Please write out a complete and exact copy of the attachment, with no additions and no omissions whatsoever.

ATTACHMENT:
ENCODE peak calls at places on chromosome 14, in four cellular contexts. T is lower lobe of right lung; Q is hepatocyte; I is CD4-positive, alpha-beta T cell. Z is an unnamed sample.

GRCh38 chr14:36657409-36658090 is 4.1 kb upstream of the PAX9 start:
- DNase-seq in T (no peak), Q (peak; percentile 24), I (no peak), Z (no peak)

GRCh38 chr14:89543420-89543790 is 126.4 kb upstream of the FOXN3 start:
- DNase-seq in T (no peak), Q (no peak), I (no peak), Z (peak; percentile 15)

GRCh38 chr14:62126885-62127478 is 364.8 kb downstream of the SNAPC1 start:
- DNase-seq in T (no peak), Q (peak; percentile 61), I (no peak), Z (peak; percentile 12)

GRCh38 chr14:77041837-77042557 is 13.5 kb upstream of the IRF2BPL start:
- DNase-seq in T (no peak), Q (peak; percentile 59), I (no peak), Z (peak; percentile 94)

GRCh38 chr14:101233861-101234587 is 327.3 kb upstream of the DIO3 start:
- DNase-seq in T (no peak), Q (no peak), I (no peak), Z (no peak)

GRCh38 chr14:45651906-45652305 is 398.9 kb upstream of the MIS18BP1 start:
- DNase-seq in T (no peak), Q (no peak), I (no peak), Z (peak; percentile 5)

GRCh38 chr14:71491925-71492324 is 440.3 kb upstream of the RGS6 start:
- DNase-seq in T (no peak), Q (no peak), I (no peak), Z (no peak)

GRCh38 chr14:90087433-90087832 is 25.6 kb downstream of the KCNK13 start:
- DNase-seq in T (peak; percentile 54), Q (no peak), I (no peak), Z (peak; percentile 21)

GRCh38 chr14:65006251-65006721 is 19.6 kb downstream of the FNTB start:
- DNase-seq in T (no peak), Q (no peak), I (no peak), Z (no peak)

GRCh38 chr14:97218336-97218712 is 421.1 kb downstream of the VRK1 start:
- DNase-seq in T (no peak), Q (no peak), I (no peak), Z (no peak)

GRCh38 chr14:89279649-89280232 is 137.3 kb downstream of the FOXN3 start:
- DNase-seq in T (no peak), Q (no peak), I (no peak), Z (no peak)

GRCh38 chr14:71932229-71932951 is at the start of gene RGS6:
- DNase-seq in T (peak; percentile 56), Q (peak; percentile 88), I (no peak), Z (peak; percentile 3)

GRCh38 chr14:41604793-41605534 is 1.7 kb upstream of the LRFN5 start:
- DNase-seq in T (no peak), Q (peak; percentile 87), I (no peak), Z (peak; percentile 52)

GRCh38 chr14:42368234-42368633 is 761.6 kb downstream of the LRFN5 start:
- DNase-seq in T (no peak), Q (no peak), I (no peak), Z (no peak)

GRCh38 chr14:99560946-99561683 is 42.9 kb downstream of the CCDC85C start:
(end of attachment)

ENCODE peak calls at places on chromosome 14, in four cellular contexts. T is lower lobe of right lung; Q is hepatocyte; I is CD4-positive, alpha-beta T cell. Z is an unnamed sample.

GRCh38 chr14:36657409-36658090 is 4.1 kb upstream of the PAX9 start:
- DNase-seq in T (no peak), Q (peak; percentile 24), I (no peak), Z (no peak)

GRCh38 chr14:89543420-89543790 is 126.4 kb upstream of the FOXN3 start:
- DNase-seq in T (no peak), Q (no peak), I (no peak), Z (peak; percentile 15)

GRCh38 chr14:62126885-62127478 is 364.8 kb downstream of the SNAPC1 start:
- DNase-seq in T (no peak), Q (peak; percentile 61), I (no peak), Z (peak; percentile 12)

GRCh38 chr14:77041837-77042557 is 13.5 kb upstream of the IRF2BPL start:
- DNase-seq in T (no peak), Q (peak; percentile 59), I (no peak), Z (peak; percentile 94)

GRCh38 chr14:101233861-101234587 is 327.3 kb upstream of the DIO3 start:
- DNase-seq in T (no peak), Q (no peak), I (no peak), Z (no peak)

GRCh38 chr14:45651906-45652305 is 398.9 kb upstream of the MIS18BP1 start:
- DNase-seq in T (no peak), Q (no peak), I (no peak), Z (peak; percentile 5)

GRCh38 chr14:71491925-71492324 is 440.3 kb upstream of the RGS6 start:
- DNase-seq in T (no peak), Q (no peak), I (no peak), Z (no peak)

GRCh38 chr14:90087433-90087832 is 25.6 kb downstream of the KCNK13 start:
- DNase-seq in T (peak; percentile 54), Q (no peak), I (no peak), Z (peak; percentile 21)

GRCh38 chr14:65006251-65006721 is 19.6 kb downstream of the FNTB start:
- DNase-seq in T (no peak), Q (no peak), I (no peak), Z (no peak)

GRCh38 chr14:97218336-97218712 is 421.1 kb downstream of the VRK1 start:
- DNase-seq in T (no peak), Q (no peak), I (no peak), Z (no peak)

GRCh38 chr14:89279649-89280232 is 137.3 kb downstream of the FOXN3 start:
- DNase-seq in T (no peak), Q (no peak), I (no peak), Z (no peak)

GRCh38 chr14:71932229-71932951 is at the start of gene RGS6:
- DNase-seq in T (peak; percentile 56), Q (peak; percentile 88), I (no peak), Z (peak; percentile 3)

GRCh38 chr14:41604793-41605534 is 1.7 kb upstream of the LRFN5 start:
- DNase-seq in T (no peak), Q (peak; percentile 87), I (no peak), Z (peak; percentile 52)

GRCh38 chr14:42368234-42368633 is 761.6 kb downstream of the LRFN5 start:
- DNase-seq in T (no peak), Q (no peak), I (no peak), Z (no peak)

GRCh38 chr14:99560946-99561683 is 42.9 kb downstream of the CCDC85C start: